Sedoris v. Diversicare Healthcare Services, Inc. et al

Filing 33

MEMORANDUM OPINION AND ORDER Signed by Judge David J. Hale on 2/18/2021: Diversicare's 5 motion to dismiss is DENIED as moot. Diversicare's 8 motion to dismiss Sedoris's amended complaint is GRANTED. Seneca Place's 20 motion to dismiss is DENIED. Majestic's 23 motion to dismiss for lack of jurisdiction is DENIED as moot. cc: Counsel (DLW)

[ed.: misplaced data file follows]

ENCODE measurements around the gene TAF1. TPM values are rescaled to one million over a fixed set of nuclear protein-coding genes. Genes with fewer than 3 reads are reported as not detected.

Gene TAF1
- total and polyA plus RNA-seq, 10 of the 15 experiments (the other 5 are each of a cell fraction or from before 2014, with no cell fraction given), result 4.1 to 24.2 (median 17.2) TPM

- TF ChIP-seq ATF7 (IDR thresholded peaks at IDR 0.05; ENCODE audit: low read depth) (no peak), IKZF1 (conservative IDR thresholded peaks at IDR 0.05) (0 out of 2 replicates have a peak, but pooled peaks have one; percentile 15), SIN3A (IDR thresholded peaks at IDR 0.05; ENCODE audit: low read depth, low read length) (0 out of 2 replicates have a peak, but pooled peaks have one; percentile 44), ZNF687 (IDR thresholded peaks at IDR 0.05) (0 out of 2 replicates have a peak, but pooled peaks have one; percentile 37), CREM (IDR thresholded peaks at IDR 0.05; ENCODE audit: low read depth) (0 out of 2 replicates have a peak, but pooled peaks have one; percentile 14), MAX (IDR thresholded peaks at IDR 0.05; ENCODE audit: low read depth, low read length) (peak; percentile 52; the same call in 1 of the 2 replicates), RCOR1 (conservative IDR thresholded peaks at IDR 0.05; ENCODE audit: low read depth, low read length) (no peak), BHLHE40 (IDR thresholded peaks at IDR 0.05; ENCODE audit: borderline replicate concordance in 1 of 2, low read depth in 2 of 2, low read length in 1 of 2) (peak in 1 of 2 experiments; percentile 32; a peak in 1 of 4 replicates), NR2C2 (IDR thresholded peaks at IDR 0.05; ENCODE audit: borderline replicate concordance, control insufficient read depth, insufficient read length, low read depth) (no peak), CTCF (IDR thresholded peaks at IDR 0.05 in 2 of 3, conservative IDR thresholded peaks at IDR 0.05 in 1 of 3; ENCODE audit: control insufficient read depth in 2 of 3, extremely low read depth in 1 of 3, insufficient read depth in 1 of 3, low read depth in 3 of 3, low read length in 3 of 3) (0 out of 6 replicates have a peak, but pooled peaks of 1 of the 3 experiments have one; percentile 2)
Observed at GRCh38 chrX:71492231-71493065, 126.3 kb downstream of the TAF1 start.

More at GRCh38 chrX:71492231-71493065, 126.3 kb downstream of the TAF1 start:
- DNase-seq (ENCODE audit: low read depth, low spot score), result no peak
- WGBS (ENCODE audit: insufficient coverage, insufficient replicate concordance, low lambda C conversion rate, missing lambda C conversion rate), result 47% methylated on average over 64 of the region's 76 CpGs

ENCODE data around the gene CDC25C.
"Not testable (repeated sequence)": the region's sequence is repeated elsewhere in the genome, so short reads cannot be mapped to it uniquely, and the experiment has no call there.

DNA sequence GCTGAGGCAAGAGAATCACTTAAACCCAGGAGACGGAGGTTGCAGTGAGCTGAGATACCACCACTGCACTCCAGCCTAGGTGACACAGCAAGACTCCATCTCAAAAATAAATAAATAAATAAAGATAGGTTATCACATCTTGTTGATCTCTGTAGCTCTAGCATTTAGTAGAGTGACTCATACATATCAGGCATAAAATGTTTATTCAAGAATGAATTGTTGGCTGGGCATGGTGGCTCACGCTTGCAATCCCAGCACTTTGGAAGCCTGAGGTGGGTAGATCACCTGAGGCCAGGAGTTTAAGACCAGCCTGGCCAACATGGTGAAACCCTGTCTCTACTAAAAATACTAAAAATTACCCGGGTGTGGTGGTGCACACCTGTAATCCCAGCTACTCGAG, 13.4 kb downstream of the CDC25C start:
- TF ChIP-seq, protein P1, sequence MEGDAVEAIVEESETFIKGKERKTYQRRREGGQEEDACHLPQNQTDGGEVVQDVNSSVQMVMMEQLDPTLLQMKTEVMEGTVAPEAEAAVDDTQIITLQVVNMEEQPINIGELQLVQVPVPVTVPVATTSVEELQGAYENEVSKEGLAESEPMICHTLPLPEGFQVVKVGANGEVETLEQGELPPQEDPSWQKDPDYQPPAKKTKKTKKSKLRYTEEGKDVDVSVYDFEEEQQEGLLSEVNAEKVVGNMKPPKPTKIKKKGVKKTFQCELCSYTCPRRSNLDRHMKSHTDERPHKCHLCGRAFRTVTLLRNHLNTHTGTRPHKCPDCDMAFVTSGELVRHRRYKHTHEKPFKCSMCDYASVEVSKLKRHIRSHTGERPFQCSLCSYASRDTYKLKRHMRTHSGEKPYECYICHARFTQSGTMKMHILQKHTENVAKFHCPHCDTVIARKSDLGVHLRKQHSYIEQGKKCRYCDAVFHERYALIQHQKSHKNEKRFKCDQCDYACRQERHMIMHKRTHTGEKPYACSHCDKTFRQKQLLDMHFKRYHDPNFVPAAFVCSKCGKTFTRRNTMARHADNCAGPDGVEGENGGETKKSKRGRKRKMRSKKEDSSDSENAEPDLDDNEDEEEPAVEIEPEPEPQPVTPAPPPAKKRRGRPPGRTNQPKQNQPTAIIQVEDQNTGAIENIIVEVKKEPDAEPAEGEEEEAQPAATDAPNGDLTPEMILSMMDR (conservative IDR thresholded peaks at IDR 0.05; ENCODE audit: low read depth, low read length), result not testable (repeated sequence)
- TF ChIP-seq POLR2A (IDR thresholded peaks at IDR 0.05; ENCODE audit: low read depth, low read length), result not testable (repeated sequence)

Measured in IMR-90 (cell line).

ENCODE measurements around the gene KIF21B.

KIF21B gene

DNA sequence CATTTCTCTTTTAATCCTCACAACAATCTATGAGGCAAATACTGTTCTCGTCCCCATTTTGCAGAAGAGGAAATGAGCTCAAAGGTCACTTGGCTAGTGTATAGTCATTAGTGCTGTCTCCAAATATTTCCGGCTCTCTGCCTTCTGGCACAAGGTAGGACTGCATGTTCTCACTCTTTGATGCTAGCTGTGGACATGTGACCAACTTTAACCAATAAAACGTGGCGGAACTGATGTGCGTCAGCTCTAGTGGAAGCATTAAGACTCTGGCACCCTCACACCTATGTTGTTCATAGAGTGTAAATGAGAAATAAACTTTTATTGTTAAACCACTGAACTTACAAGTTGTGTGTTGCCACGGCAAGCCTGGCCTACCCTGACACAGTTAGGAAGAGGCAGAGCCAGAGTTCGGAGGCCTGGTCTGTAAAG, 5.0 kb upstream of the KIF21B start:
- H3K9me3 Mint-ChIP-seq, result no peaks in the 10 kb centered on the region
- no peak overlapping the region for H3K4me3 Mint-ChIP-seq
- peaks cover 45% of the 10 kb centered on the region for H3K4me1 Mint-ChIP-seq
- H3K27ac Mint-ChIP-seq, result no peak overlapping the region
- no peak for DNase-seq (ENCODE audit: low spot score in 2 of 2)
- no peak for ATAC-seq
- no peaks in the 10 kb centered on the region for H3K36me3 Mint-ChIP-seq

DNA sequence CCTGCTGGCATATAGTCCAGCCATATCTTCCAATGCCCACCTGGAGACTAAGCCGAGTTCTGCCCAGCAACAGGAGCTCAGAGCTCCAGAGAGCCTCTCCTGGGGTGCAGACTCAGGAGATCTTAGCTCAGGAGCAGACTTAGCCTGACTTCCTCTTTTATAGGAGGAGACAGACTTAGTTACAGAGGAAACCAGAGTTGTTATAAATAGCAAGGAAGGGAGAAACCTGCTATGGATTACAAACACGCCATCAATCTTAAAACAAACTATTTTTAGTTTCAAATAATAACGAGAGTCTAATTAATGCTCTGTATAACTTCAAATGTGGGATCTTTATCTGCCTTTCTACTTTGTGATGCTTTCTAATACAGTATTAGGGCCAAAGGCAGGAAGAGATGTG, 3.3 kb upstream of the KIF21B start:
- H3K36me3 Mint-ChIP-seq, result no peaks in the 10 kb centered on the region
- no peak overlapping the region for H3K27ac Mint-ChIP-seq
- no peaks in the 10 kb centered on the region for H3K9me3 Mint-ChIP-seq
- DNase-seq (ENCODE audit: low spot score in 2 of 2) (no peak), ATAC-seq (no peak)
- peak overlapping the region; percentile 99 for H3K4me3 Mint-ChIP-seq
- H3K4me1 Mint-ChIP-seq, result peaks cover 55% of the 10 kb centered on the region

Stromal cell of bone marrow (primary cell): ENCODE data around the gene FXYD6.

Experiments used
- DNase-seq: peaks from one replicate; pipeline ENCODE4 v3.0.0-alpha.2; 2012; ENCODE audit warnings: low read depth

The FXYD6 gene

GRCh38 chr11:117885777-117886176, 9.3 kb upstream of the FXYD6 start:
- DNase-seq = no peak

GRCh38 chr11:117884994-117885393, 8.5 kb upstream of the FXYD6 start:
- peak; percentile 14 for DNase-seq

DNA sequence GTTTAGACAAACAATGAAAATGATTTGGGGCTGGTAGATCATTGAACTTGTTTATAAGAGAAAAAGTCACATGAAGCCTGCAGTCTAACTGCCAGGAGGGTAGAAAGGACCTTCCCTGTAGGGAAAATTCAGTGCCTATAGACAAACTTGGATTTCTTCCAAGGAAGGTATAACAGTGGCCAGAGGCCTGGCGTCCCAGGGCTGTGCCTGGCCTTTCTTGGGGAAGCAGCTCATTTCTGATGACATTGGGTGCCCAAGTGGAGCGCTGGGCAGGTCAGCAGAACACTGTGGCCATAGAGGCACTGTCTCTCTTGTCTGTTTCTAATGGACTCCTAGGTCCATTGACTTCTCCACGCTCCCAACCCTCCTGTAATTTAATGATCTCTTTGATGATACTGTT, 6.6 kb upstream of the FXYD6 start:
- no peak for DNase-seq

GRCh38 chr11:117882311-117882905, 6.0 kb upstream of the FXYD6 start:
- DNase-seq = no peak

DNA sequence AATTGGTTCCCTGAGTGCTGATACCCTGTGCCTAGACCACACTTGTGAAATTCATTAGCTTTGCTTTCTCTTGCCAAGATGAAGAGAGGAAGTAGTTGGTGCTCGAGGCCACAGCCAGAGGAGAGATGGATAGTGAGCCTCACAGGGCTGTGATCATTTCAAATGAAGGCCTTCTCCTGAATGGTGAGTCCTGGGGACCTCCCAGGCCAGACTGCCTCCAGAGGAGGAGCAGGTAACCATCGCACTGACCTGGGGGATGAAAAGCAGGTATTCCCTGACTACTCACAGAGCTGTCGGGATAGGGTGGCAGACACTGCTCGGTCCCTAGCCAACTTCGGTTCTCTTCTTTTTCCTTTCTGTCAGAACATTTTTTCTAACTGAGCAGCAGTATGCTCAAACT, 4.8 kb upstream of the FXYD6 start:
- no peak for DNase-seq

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Case 3:20-cv-00174-DJH Document 33 Filed 02/18/21 Page 1 of 9 PageID #: 165 UNITED STATES DISTRICT COURT WESTERN DISTRICT OF KENTUCKY LOUISVILLE DIVISION HERSCHEL SEDORIS, Plaintiff, v. Civil Action No. 3:20-cv-174-DJH DIVERSICARE HEALTHCARE SERVICES, INC. et al., Defendants. * * * * * MEMORANDUM OPINION AND ORDER Plaintiff Herschel Sedoris alleges that Defendants Diversicare Healthcare Services, Inc. and Seneca Place, LLC discriminated against him based on his disability, violated the Family Medical Leave Act (FMLA), retaliated against him for pursuing workers’ compensation benefits, and discriminated against him based on his age. (Docket No. 1; D.N. 6)1 Diversicare has filed motions to dismiss the claims in Sedoris’s original complaint (D.N. 5) and amended complaint (D.N. 8). Seneca Place has filed a motion to dismiss Counts I and V of Sedoris’s amended complaint. (D.N. 20) For the reasons explained below, the Court will grant Diversicare’s motion to dismiss the claims in Sedoris’s amended complaint and deny Seneca Place’s motion. I. The Court “take[s] the facts only from the complaint, accepting them as true as [it] must do in reviewing a 12(b)(6) motion.” Siefert v. Hamilton Cnty., 951 F.3d 753, 757 (6th Cir. 2020) (citing Fed R. Civ P. 12(b)(6)). Diversicare hired Sedoris, who was born in 1960, in June 2017. (D.N. 6, PageID # 29) Sedoris worked as an administrator at a long-term care facility called Seneca Defendant Majestic Care Home Health, LLC is also named in Sedoris’s amended complaint (see D.N. 6) and filed a motion to dismiss. (D.N. 23) Sedoris has since voluntarily dismissed his claims against Majestic Care. (D.N. 29) Because Majestic Care is no longer a defendant in this matter (D.N. 30), its motion will be denied as moot. 1 1 Case 3:20-cv-00174-DJH Document 33 Filed 02/18/21 Page 2 of 9 PageID #: 166 Place (the facility). (Id., PageID # 29) In November 2018, another employee’s fiancé assaulted Sedoris, sending Sedoris to the emergency room and subsequently to counseling. (Id., PageID # 30) In spring 2019, the facility “was undergoing an ownership change as Majestic prepared to take over operations of the facility.” (Id.) In June 2019, Sedoris was diagnosed with PTSD as a result of his November 2018 assault. (Id.) Sedoris’s healthcare provider suggested that he take leave under FMLA. (Id.) On June 7, 2019, Sedoris requested FMLA leave, and on June 10, 2019, Sedoris updated his claim for workers’ compensation benefits. (Id.) Sedoris began his leave on July 3, 2019. (Id.) During his leave, Diversicare replaced Sedoris “with a significantly younger, non-disabled individual.” (Id., PageID # 31) On July 25, 2019, Majestic formed Seneca Place, LLC to operate the facility. (Id.) During his leave, Sedoris remained an employee of Diversicare. (Id.) On September 26, 2019, at the conclusion of his leave, Diversicare terminated Sedoris’s employment and “did not restore him to an equivalent position or offer him any other opportunity to remain employed despite there being open positions for which he was qualified.” (Id.) “Sedoris was the only individual who worked at [the facility] under Diversicare [who] was not offered a position after the transition to Seneca Place, LLC.” (Id.) II. To survive a motion to dismiss for failure to state a claim, “a complaint must contain sufficient factual matter, accepted as true, to ‘state a claim to relief that is plausible on its face.’” Ashcroft v. Iqbal, 556 U.S. 662, 678 (2009) (quoting Bell Atl. Corp. v. Twombly, 550 U.S. 544, 570 (2007)). A claim is plausible on its face “when the plaintiff pleads factual content that allows the court to draw the reasonable inference that the defendant is liable for the misconduct alleged.” 2 Case 3:20-cv-00174-DJH Document 33 Filed 02/18/21 Page 3 of 9 PageID #: 167 Id. Factual allegations are essential; “[t]hreadbare recitals of the elements of a cause of action, supported by mere conclusory statements, do not suffice,” and the Court need not accept such statements as true. Id. A complaint whose “well-pleaded facts do not permit the court to infer more than the mere possibility of misconduct” does not satisfy the pleading requirements of Federal Rule of Civil Procedure Rule 8 and will not withstand a motion to dismiss. Id. at 679; see Fed. R. Civ. P. 8. A. Diversicare’s Motion to Dismiss Sedoris concedes that his complaint did not assert age-discrimination claims against Diversicare. (See D.N. 13, PageID # 63) Accordingly, the Court considers only Sedoris’s remaining claims against Diversicare: disability discrimination under both the Americans with Disabilities Act and Kentucky Civil Rights Act, FMLA interference and retaliation, and retaliation for filing for workers’ compensation. (See D.N. 6, PageID # 31–34) 1. Disability discrimination Diversicare argues that Sedoris failed to plead facts to support a claim of disability discrimination. (D.N. 8, PageID # 44) The elements of a disability-discrimination claim, under both the ADA and Kentucky law, are “(1) [the plaintiff] is disabled, (2) [the plaintiff] is otherwise qualified to perform the essential functions of a position, with or without accommodation, and (3) [the plaintiff] suffered an adverse employment action because of his disability . . . [meaning] [t]he plaintiff’s disability must be a ‘but for’ cause of the adverse employment action.” Demyanovich v. Cadon Plating & Coatings, LLC, 747 F.3d 419, 433 (6th Cir. 2014) (citing Lewis v. Humboldt Acquisition Corp., 681 F.3d 312, 321 (6th Cir.2012)) (internal citations omitted).2 The Sixth Circuit “interpret[s] Kentucky protections for the disabled consonant with the federal Americans with Disabilities Act.” Henderson v. Ardco, Inc., 247 F.3d 645, 649 (6th Cir. 2001) (citing Brohm v. JH Properties, Inc., 149 F.3d 517, 520 (6th Cir. 1998)). 2 3 Case 3:20-cv-00174-DJH Document 33 Filed 02/18/21 Page 4 of 9 PageID #: 168 Even assuming Sedoris alleged facts that support the first two elements of this claim, his complaint fails on the third. “An adverse employment action is a ‘materially adverse change in the terms or conditions of . . . employment because of [the] employer’s conduct.’” Talley v. Family Dollar Stores of Ohio, Inc., 542 F.3d 1099, 1107 (6th Cir. 2008) (quoting Mitchell v. Vanderbilt Univ., 389 F.3d 177, 182 (6th Cir. 2004)). Sedoris asserts that “Diversicare replaced [him] as Administrator with a non-disabled employee and terminated Sedoris’[s] employment at the conclusion of his leave based on his disability.” (D.N. 6, PageID # 32) Sedoris’s response further clarifies that “Diversicare’s termination of Sedoris’[s] employment and their failure to restore [Sedoris] to an equivalent position or offer him the opportunity to transfer to other open positions for which he was qualified . . . are the adverse actions that were taken against Sedoris by Diversicare.” (D.N. 13, PageID # 67) But Sedoris has not alleged that Diversicare’s temporary replacement of him while he was on leave caused a “materially adverse change in the terms or conditions of . . . [his] employment.” Talley, 542 F.3d at 1107. Similarly, Sedoris has not alleged that Diversicare’s failure to offer him the opportunity to transfer changed his terms or conditions of employment in a materially adverse way. See id. Rather, it was Diversicare’s decision to terminate Sedoris that created a “materially adverse change” in his employment. Id. But Sedoris’s complaint establishes that his disability was not a “but for” cause of this decision. Demyanovich, 747 F.3d at 433. When Sedoris returned from FMLA leave, Diversicare could no longer employ him in his previous position because Diversicare no longer employed anyone working at the facility—Majestic did. (See D.N. 6, PageID # 30–31 (alleging that the CEO of Majestic “informed Sedoris that Majestic would not be[] hiring him as Administrator at [the facility] following the transition” (emphasis added))) Sedoris has therefore not adequately alleged that Diversicare took an adverse employment action against him or that his 4 Case 3:20-cv-00174-DJH Document 33 Filed 02/18/21 Page 5 of 9 PageID #: 169 disability caused his termination, and his discrimination claims against Diversicare must be dismissed. See Blackwell v. SecTek, Inc., 61 F. Supp. 3d 149, 161 (D.D.C. 2014) (dismissing plaintiff’s ADA claim because “[n]one of the incidents that [plaintiff] alleges actually constitute an adverse employment action”). 2. FMLA Interference and Retaliation Diversicare also argues that Sedoris failed to plead facts to support his claims of FMLA interference and retaliation. (D.N. 8, PageID # 44) The elements of an FMLA interference claim (also called an “entitlement claim”) are “(1) [the plaintiff] was an eligible employee, (2) the defendant was an employer as defined under the FMLA, (3) [the plaintiff] was entitled to leave under the FMLA, (4) [the plaintiff] gave the employer notice of [his] intention to take leave, and (5) the employer denied the employee FMLA benefits to which [he] was entitled.” Edgar v. JAC Prod., Inc., 443 F.3d 501, 507 (6th Cir. 2006) (citing Walton v. Ford Motor Co., 424 F.3d 481, 485 (6th Cir. 2005)). Sedoris fails to adequately allege that Diversicare denied him benefits to which he was entitled. Sedoris claims that “Diversicare replaced Sedoris while he was on approved FMLA [leave] and failed to restore him to an equivalent (or any other) position upon the conclusion of his medical leave,” instead using “his leave as a negative factor in deciding to terminate his employment.” (D.N. 6, PageID # 32) But Diversicare’s replacement of Sedoris while he was on leave did not deny Sedoris any FMLA benefits. Rather, FMLA “regulations implicitly recognize that an employer may temporarily reassign the responsibilities of an employee on leave.” Wallace v. Lockheed Martin Corp., No. CV-18-00463-PHX-DGC, 2019 WL 2100268, at *6 (D. Ariz. May 14, 2019) (citing 29 C.F.R. § 825.214); see 29 C.F.R. § 825.214 (“An employee is entitled 5 Case 3:20-cv-00174-DJH Document 33 Filed 02/18/21 Page 6 of 9 PageID #: 170 to . . . reinstatement even if the employee has been replaced or his or her position has been restructured to accommodate the employee’s absence.” (emphasis added)). As for Diversicare’s failing to restore Sedoris to his position, it is generally true that upon “return from FMLA leave . . . an employee is entitled to be returned to the same position the employee held when leave commenced, or to an equivalent position.” 29 C.F.R. § 825.214. But “[t]he right to reinstatement [under the FMLA] is . . . not absolute.” Pharakhone v. Nissan N. Am., Inc., 324 F.3d 405, 407 (6th Cir. 2003) (quoting Kohls v. Beverly Enters. Wis., Inc., 259 F.3d 799, 804 (7th Cir. 2001)). “An employer need not reinstate an employee who would have lost his job even if he had not taken FMLA leave.” Id. at 407–08 (citing 29 U.S.C. § 2614(a)(3)(B); 29 C.F.R. § 825.216); see 29 U.S.C. § 2614(a)(3) (“Nothing in this section shall be construed to entitle any restored employee to . . . any right, benefit, or position of employment other than any right, benefit, or position to which the employee would have been entitled had the employee not taken the leave.”). As discussed above, see supra part I.A.1, according to Sedoris’s complaint Diversicare could not have employed him at his previous position when he returned from FMLA leave because it had transferred control of the facility to Majestic. (See D.N. 6, PageID # 30–31) In other words, Sedoris would have lost his employment with Diversicare at the facility “even if he had not taken FMLA leave.” Pharakhone, 324 F.3d at 407. Considering Diversicare’s failure to restore Sedoris to an equivalent position, FMLA regulations explain that [t]he employee must be reinstated to the same or a geographically proximate worksite (i.e., one that does not involve a significant increase in commuting time or distance) . . . . If the employee’s original worksite has been closed, the employee is entitled to the same rights as if the employee had not been on leave when the worksite closed. For example, if an employer transfers all employees from a closed worksite to a new worksite in a different 6 Case 3:20-cv-00174-DJH Document 33 Filed 02/18/21 Page 7 of 9 PageID #: 171 city, the employee on leave is also entitled to transfer under the same conditions as if he or she had continued to be employed. 29 C.F.R. § 825.215(e)(1) (emphasis added). Sedoris has alleged no facts to suggest that an equivalent position existed. He has not claimed that Diversicare operated a geographically proximate facility. Nor has he alleged that Diversicare denied him benefits that other employees received when the facility changed ownership—although Sedoris notes that he “was the only individual who worked at [the facility] under Diversicare that was not offered a position after the transition to Seneca Place, LLC” (D.N. 6, PageID # 31), these hiring decisions was made by Majestic, not Diversicare. (See id., PageID # 30–31) Sedoris also fails to allege a critical element of his retaliation claim. The elements of an FMLA retaliation claim are “(1) [the plaintiff] availed [himself] of a protected right under the FMLA . . . (2) [the plaintiff] suffered an adverse employment action, and (3) . . . there was a causal connection between the exercise of [the plaintiff’s] rights under the FMLA and the adverse employment action.” Edgar, 443 F.3d at 508 (citing Skrjanc, 272 F.3d at 314). Sedoris alleges that Diversicare retaliated against him when it “terminated [his] employment.” (D.N. 6, PageID # 33) But as previously discussed, see supra part I.A.1, Sedoris’s complaint refutes any causal connection between Sedoris’s FMLA leave and his termination because when he returned from leave, Diversicare no longer owned the facility and thus could not employ Sedoris in his previous position. Sedoris’s FMLA interference and retaliation claims against Diversicare must therefore be dismissed. 3. Retaliation for Filing Workers’ Compensation The elements of retaliatory discharge under Kentucky law are (1) the employee “was engaged in a statutorily protected activity”; (2) the employee “was discharged”; and (3) “there was a connection between the ‘protected activity’ and the discharge,” meaning “that the workers’ 7 Case 3:20-cv-00174-DJH Document 33 Filed 02/18/21 Page 8 of 9 PageID #: 172 compensation claim was a substantial and motivating factor but for which the employee would not have been discharged.” Bishop v. Manpower, Inc. of Cent. Ky., 211 S.W.3d 71, 75 (Ky. Ct. App. 2006) (internal citations omitted) (discussing standard under Ky. Rev. Stat. § 342.197). Sedoris asserts that “Diversicare terminated [his] employment because he filed for workers[’] compensation benefits rather than offer him the opportunity to transfer to other open positions for which he was qualified.” (D.N. 6, PageID # 34) But Sedoris has not adequately asserted a connection between his filing for benefits and his discharge. “But for” the filing, Diversicare still would have discharged Sedoris from his position because Diversicare could no longer employ him at the facility. See supra part I.A.1. Sedoris’s retaliation claim against Diversicare therefore must be dismissed. B. Seneca Place’s Motion to Dismiss Seneca Place seeks to dismiss Counts I and V of Sedoris’s complaint (his disability- discrimination and age-discrimination claims) on the ground that Sedoris failed to exhaust his administrative remedies prior to bringing this suit. (See D.N. 20-1, PageID # 122) Seneca Place argues that Sedoris “failed to plead facts establishing that he exhausted his administrative remedies.” (D.N. 31, PageID # 156) But Sedoris was not required to do so. Failure to exhaust administrative remedies is an affirmative defense to an ADA or ADEA claim. See Hoover v. Timken Co., 30 F. App’x 511, 512 (6th Cir. 2002); see also Hoogerheide v. I.R.S., 637 F.3d 634, 638 (6th Cir. 2011) (“An exhaustion requirement generally will be treated as an affirmative defense.” (citing Kim v. United States, 632 F.3d 713 (D.C. Cir. 2011)).3 A district court may apply an affirmative defense at the motion-to-dismiss stage only if the plaintiff’s “complaint contains Seneca Place pleaded Sedoris’s failure to exhaust as an affirmative defense in its answer. (See D.N. 24, PageID # 118) 3 8 Case 3:20-cv-00174-DJH Document 33 Filed 02/18/21 Page 9 of 9 PageID #: 173 facts which satisfy the elements of the defendant’s affirmative defense.” Estate of Barney v. PNC Bank, Nat’l Ass’n, 714 F.3d 920, 926 (6th Cir. 2013). That is not the case here—Sedoris’s complaint alleges that he “satisfied his obligation to exhaust his administrative remedies” and received “the appropriate Notice of Suit Rights.” (See D.N. 6, PageID # 29) Since Sedoris’s complaint does not establish the elements of Seneca Place’s affirmative defense, the Court cannot dismiss Sedoris’s claims against Seneca Place on this ground.4 See Estate of Barney, 714 F.3d at 926. III. For the reasons discussed above, and the Court being otherwise sufficiently advised, it is hereby ORDERED as follows: (1) Diversicare’s motion to dismiss (D.N. 5) is DENIED as moot. (2) Diversicare’s motion to dismiss Sedoris’s amended complaint (D.N. 8) is GRANTED. (3) Seneca Place’s motion to dismiss (D.N. 20) is DENIED. (4) Majestic’s motion to dismiss for lack of jurisdiction (D.N. 23) is DENIED as moot. February 18, 2021 4 Seneca Place cites Hoover v. Timken in support of its proposition that “[a] failure to exhaust administrative remedies under the ADA or ADEA is properly raised in a 12(b)(6) motion to dismiss.” (D.N. 20-1, PageID # 122 (citing Hoover v. Timken Co., 30 F. App’x 512, 512 (6th Cir. 2002))) But in Hoover, the defendant did not file a motion to dismiss—rather, “[a]fter the defendant filed an answer listing affirmative defenses, the district court dismissed the action without prejudice for lack of exhaustion of administrative remedies.” 30 F. App’x at 512. Given that Sedoris has filed a supplement to his response stating that he recently obtained his EEOC right-to-sue letter as to Seneca Place (see D.N. 32), dismissal based on Seneca Place’s answer would not be appropriate here. 9